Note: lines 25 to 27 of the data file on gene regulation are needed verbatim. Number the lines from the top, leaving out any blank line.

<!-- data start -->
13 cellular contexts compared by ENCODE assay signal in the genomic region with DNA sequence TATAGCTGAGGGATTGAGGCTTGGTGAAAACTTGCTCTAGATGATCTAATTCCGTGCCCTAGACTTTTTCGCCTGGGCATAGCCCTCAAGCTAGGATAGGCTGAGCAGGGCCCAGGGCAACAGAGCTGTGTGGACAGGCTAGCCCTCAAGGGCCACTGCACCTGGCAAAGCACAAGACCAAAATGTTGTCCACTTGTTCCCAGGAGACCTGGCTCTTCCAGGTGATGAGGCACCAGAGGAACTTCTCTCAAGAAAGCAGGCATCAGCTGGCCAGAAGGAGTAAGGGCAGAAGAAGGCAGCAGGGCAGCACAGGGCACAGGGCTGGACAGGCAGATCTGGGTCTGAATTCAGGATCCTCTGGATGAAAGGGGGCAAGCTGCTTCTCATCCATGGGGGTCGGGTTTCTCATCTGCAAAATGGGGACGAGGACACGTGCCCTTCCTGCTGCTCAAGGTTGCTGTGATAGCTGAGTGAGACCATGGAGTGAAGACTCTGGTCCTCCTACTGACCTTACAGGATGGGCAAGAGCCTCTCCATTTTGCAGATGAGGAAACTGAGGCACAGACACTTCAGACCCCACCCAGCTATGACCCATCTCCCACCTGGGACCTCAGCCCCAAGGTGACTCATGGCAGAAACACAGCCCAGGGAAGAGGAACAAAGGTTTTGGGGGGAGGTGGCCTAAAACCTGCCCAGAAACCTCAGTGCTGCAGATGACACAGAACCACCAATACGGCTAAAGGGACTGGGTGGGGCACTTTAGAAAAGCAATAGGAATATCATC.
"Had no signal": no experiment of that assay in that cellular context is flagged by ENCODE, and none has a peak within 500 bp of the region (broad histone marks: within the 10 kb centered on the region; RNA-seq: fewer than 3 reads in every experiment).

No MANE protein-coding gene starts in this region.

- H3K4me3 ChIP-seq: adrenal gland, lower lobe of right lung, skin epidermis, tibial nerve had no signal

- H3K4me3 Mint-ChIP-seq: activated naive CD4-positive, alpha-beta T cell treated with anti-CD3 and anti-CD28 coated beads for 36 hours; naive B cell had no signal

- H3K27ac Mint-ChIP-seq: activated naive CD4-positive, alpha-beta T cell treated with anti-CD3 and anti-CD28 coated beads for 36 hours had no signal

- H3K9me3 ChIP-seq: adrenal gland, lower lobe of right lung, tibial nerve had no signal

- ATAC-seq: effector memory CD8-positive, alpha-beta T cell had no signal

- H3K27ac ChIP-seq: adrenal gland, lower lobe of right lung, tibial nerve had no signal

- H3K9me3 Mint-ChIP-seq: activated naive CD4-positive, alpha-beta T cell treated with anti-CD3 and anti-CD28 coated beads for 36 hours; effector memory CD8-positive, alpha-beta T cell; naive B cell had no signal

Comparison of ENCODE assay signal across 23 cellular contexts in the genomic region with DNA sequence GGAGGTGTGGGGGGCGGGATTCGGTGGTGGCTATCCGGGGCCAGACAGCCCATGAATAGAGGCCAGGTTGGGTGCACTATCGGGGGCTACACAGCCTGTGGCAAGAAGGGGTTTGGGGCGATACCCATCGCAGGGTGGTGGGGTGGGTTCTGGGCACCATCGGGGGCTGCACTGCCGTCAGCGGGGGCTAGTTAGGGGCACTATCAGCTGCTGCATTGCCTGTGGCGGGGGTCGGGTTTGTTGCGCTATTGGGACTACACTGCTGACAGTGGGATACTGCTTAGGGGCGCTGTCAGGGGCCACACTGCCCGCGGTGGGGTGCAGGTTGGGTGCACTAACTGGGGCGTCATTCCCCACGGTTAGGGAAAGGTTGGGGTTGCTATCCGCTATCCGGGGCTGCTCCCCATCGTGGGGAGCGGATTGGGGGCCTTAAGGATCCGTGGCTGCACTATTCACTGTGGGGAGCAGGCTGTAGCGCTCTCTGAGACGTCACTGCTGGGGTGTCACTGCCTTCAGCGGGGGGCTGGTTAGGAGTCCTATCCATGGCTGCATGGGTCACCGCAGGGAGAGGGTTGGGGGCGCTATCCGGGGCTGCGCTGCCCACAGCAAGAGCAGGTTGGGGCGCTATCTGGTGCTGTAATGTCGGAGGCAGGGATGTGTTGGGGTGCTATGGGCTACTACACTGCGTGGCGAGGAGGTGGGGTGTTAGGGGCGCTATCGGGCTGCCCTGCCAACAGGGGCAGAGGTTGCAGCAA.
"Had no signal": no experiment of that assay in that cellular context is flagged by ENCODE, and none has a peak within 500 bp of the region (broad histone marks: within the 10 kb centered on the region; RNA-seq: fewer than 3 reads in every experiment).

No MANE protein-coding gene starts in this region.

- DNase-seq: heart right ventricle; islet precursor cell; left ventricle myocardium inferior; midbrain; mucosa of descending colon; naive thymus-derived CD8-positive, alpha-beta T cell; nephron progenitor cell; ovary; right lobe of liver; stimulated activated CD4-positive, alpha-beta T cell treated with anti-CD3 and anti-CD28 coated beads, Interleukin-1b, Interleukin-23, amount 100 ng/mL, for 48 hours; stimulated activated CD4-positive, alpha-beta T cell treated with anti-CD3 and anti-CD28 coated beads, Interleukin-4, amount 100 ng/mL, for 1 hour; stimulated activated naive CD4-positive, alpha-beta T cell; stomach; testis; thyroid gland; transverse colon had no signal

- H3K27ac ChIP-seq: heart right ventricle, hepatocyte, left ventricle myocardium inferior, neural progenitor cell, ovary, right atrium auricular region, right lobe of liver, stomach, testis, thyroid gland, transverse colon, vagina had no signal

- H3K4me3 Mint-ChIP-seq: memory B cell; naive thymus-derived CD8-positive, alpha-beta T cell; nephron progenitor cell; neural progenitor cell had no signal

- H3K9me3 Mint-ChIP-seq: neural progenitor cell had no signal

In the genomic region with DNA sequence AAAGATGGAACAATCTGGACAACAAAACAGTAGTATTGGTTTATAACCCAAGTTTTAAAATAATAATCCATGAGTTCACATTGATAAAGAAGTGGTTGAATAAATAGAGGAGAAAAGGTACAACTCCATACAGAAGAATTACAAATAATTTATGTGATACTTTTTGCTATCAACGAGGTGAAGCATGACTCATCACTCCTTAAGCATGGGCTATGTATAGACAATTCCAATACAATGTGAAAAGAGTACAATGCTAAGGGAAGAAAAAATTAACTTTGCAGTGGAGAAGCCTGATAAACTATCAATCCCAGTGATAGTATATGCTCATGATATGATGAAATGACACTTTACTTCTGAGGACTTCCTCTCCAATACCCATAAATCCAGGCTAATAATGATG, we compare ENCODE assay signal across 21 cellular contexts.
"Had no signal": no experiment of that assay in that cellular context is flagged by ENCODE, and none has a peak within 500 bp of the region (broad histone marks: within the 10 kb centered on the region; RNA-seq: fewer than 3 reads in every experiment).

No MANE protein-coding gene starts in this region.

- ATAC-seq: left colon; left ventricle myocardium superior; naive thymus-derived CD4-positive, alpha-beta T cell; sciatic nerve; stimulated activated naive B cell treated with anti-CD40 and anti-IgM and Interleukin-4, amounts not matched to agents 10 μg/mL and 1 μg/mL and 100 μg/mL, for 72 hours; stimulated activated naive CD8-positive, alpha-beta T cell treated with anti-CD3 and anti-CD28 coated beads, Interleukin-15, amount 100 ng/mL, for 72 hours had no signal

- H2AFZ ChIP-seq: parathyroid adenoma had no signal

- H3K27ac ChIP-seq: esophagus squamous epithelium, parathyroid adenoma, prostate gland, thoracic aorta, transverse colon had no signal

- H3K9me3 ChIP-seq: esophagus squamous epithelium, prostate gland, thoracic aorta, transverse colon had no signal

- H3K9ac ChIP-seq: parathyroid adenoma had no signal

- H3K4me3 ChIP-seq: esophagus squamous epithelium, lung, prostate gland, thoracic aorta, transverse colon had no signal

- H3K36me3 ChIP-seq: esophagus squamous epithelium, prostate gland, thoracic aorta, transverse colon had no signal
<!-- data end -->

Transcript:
- H3K9ac ChIP-seq: parathyroid adenoma had no signal

- H3K4me3 ChIP-seq: esophagus squamous epithelium, lung, prostate gland, thoracic aorta, transverse colon had no signal

- H3K36me3 ChIP-seq: esophagus squamous epithelium, prostate gland, thoracic aorta, transverse colon had no signal